When the detectives suggest installing security cameras, Fred dismisses the idea: “I like to remember things my own way… How I remember them, not exactly how they happen.” However tech-averse, Fred tells the detectives that he has soundproofed the bedroom. This way, he can practice his saxophone and reclaim the bedroom as a place for something he’s good at.

Lynch further highlights the interstices of the house’s interior and exterior in one of the film’s most famous sequences, where we meet both of the Madison’s “home-wreckers”. After Fred realizes his wife is sleeping with the host of a party they’re attending, Fred heads over to the bar to order two drinks. A little person with a white-painted face, black hair, and rouged lips approaches Fred. He tells Fred that not only has he met him at his house before (Fred doesn’t remember him), he’s at his house right now. He hands Fred a phone and tells him to call his own home phone. On the other end of the receiver, the “mystery man” answers and tells Fred that he’s at his house because “you invited me. It is not my custom to go where I’m not invited”.

LOST HIGHWAY (1997)

The videotapes and “the mystery man” scenes evoke and (quite literally) perform the definition of “the uncanny” as Freud storied it. Appropriately, the term also conflates domestic spaces and psychic phenomenon. An antidote to heimlich (‘belonging to the house’), unheimlich (“the uncanny”) describes the experience of something outside the house, alien, that feels familiar, like what belongs to the house. Freud famously uses the experience of ‘being robbed of one’s eyes’ (gauged eyes being the form of Oedipus’ “castration”) to explain the uncanny. Blinded by sleep but observed by others, René and Fred are robbed of their eyes by the intruder’s camera, a seizure of subjectivity that Fred (as he tells the detectives) already associates with cameras.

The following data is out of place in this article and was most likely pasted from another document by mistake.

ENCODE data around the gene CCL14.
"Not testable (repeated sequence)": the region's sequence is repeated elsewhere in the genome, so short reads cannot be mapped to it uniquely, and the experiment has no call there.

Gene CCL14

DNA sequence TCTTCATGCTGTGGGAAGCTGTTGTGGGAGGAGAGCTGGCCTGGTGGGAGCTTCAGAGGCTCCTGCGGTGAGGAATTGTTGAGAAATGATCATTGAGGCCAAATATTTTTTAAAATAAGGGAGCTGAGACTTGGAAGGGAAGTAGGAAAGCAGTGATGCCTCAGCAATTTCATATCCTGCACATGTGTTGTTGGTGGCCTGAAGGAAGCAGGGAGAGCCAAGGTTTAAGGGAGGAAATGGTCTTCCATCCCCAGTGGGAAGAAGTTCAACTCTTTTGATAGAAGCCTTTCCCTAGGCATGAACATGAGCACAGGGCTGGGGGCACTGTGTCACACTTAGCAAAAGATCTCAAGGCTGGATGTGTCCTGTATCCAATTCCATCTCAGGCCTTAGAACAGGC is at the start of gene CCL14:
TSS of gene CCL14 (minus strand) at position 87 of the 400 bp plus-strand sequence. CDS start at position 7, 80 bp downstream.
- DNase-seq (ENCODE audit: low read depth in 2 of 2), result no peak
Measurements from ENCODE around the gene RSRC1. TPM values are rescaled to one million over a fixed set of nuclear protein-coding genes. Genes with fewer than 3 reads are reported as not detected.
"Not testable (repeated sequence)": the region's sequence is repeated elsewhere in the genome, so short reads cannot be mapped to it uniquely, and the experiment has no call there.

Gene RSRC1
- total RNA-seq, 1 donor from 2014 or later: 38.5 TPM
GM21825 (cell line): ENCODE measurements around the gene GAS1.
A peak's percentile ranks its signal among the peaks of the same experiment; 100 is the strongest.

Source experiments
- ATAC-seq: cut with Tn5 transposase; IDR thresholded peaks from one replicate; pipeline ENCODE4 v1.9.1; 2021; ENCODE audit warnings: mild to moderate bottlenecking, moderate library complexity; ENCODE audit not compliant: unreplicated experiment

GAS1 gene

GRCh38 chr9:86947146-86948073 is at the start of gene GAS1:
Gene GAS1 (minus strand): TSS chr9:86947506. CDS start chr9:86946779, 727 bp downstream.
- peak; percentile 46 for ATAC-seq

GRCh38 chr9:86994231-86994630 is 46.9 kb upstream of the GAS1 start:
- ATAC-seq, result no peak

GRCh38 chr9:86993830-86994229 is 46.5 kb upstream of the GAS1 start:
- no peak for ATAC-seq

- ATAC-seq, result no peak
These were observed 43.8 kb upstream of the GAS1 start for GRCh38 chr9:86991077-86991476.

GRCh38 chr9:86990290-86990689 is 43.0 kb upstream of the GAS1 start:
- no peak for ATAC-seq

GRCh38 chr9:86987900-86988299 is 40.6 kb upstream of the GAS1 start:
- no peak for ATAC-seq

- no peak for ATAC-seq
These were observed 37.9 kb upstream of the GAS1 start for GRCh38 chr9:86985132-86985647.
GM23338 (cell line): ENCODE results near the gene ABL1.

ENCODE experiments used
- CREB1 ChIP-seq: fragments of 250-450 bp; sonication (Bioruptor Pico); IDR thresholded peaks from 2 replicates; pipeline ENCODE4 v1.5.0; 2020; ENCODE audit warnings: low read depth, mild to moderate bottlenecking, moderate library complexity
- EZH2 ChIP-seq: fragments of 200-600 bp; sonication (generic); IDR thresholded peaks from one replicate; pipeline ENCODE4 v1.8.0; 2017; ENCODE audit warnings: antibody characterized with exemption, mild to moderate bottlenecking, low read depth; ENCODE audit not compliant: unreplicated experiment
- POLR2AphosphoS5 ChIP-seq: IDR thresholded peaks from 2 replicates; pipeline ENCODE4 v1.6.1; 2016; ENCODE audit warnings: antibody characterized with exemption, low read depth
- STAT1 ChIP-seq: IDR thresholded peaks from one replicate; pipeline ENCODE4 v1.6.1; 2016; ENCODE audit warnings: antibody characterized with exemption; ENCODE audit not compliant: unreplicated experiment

The Madisons’ seem weary of light bulbs as well. The home is filled with meager space lighting that continually impairs our ability to locate the characters in the house. Paired with a variety of non-right angles and full length mirrors, the house has a lost-in-space quality. Often lit from only the waist up, the characters seem to wade through the house, dissolving from one room to the next as if passing between states of consciousness.